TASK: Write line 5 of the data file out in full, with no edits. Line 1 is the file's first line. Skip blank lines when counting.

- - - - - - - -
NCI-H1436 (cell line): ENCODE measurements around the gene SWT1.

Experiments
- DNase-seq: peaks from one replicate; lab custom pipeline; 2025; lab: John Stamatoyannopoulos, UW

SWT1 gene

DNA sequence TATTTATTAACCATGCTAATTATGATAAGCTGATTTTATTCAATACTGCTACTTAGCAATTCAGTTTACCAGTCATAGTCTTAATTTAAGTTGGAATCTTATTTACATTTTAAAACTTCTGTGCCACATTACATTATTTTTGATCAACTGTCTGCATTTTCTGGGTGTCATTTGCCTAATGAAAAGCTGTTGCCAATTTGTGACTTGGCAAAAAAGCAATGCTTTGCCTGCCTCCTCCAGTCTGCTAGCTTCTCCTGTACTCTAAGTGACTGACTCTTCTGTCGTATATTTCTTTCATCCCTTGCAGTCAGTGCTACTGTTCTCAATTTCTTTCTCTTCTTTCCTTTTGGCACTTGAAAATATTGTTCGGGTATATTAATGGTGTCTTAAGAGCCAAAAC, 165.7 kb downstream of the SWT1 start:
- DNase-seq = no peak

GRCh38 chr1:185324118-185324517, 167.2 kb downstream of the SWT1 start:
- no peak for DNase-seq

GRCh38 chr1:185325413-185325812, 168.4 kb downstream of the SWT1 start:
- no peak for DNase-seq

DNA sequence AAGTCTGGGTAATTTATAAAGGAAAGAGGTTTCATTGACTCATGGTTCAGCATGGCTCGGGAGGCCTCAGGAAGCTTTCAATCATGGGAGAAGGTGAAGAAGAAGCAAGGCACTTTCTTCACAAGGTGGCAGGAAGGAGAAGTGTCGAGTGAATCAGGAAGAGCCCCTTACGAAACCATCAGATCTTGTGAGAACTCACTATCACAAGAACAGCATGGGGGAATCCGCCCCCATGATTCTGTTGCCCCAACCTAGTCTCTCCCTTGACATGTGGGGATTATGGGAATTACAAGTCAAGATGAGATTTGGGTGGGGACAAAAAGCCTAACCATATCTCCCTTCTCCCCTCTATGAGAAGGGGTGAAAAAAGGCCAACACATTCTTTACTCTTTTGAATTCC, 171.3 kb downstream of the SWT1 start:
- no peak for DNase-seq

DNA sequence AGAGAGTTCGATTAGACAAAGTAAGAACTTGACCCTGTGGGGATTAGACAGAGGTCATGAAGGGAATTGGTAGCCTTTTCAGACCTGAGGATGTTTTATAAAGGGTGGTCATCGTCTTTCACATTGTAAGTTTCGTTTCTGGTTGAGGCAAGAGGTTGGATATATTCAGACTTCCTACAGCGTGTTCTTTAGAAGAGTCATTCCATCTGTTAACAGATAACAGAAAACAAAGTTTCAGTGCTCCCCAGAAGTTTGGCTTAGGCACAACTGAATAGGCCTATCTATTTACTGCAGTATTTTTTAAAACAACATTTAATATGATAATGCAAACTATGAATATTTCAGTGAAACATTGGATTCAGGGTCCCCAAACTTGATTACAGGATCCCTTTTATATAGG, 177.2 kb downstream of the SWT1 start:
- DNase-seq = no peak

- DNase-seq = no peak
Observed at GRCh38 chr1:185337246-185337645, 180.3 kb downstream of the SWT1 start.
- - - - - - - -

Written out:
DNA sequence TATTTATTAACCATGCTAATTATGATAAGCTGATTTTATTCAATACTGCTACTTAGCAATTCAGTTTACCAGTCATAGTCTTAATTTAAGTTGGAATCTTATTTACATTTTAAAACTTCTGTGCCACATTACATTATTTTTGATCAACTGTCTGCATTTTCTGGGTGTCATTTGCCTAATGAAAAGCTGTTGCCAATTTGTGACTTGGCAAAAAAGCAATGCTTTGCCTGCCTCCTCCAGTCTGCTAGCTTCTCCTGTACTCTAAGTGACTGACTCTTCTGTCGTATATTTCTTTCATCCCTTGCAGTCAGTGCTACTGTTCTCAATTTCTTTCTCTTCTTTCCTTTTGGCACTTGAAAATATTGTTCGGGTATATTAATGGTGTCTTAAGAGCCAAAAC, 165.7 kb downstream of the SWT1 start: